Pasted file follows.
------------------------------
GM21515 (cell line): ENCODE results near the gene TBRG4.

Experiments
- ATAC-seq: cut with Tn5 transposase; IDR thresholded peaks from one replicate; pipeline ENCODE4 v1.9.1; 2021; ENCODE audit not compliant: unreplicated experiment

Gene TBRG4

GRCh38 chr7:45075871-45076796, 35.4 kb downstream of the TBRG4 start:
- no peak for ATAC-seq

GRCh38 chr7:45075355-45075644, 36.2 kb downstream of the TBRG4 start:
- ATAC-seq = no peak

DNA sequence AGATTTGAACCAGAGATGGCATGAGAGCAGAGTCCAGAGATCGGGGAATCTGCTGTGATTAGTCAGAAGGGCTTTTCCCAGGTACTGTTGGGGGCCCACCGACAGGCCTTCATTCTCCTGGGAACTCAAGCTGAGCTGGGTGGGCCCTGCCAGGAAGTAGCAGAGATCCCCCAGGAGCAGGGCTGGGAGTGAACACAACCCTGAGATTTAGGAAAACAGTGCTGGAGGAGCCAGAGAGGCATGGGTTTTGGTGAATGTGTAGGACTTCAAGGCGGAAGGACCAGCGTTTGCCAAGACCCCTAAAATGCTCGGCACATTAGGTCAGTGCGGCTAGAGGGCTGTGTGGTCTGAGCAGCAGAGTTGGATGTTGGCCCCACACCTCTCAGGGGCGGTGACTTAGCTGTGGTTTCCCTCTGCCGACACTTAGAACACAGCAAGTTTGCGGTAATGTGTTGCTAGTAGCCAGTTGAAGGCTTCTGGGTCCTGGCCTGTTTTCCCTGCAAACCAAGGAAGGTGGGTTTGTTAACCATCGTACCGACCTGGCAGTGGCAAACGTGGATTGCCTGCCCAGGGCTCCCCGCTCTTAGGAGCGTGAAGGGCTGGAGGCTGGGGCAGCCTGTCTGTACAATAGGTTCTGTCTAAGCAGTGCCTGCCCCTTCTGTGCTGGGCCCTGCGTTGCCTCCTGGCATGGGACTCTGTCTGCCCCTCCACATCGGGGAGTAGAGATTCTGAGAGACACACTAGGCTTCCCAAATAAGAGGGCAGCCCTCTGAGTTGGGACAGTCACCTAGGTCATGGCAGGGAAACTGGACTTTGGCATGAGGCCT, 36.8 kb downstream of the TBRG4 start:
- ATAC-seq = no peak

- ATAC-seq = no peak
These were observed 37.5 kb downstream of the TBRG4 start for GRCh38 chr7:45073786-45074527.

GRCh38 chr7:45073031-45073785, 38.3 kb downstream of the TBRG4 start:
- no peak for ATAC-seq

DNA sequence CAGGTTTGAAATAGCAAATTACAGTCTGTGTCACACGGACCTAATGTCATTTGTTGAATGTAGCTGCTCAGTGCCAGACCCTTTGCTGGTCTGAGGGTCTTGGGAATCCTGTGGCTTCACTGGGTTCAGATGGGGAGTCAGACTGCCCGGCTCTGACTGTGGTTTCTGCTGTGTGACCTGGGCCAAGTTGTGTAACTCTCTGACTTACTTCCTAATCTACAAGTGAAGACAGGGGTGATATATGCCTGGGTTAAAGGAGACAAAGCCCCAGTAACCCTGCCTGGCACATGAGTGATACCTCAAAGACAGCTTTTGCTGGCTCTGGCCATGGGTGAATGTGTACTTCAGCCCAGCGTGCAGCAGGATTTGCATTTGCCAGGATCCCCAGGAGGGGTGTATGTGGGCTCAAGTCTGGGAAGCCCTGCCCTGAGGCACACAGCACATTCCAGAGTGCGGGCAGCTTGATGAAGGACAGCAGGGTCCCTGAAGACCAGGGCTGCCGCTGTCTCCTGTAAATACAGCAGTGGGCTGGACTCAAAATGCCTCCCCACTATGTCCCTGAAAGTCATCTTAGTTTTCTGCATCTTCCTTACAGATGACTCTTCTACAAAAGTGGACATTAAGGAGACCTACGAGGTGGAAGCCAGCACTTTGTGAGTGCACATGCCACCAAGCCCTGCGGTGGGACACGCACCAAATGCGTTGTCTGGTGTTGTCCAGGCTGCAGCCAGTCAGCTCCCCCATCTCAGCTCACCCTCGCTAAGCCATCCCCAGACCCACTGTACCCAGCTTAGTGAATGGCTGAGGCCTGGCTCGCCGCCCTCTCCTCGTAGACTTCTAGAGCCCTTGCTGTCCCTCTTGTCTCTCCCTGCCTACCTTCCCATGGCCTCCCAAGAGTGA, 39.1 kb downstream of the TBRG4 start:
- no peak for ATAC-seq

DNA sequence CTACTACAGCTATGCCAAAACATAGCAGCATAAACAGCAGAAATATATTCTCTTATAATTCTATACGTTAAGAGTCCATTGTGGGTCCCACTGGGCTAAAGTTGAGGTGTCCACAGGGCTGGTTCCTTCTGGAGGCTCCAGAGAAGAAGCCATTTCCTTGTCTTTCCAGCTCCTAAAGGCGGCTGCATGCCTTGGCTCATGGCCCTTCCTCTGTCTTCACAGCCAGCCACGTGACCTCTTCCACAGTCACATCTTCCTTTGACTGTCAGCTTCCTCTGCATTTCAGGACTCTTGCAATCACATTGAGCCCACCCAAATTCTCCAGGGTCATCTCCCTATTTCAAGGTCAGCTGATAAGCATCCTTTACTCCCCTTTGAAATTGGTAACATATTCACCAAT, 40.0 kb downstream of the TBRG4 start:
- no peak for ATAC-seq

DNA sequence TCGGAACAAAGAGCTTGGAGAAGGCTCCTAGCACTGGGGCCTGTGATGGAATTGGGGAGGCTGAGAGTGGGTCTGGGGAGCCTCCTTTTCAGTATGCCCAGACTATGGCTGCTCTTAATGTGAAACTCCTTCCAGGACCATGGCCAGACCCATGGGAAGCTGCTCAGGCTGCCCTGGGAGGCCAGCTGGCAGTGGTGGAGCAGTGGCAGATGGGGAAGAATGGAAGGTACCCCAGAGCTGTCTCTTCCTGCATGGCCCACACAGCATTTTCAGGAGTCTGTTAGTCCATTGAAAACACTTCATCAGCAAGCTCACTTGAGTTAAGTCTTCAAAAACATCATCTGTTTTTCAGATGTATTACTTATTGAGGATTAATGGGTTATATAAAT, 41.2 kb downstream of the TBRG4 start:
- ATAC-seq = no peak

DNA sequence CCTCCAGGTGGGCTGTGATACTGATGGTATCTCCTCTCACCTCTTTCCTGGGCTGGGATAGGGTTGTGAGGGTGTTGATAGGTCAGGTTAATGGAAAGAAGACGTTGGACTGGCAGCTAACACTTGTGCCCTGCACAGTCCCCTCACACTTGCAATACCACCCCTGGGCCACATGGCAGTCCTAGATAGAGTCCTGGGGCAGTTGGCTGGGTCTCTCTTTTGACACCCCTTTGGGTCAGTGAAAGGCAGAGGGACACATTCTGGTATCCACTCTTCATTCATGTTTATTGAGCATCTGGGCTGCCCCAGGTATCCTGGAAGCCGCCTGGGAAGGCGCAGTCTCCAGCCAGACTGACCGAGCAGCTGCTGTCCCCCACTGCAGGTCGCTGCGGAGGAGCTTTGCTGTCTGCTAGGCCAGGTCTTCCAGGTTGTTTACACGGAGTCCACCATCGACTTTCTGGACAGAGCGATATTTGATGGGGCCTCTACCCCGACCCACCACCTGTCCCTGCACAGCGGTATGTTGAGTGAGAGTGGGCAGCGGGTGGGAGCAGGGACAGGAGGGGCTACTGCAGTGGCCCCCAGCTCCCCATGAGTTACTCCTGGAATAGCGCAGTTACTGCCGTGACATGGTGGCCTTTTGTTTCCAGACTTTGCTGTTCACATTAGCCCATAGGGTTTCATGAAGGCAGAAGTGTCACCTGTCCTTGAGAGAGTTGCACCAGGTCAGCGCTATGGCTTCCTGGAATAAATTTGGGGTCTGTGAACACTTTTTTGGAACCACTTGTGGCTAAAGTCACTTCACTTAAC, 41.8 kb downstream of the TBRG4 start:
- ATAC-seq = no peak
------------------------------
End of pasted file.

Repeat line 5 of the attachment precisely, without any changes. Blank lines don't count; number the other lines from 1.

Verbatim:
GRCh38 chr7:45075871-45076796, 35.4 kb downstream of the TBRG4 start: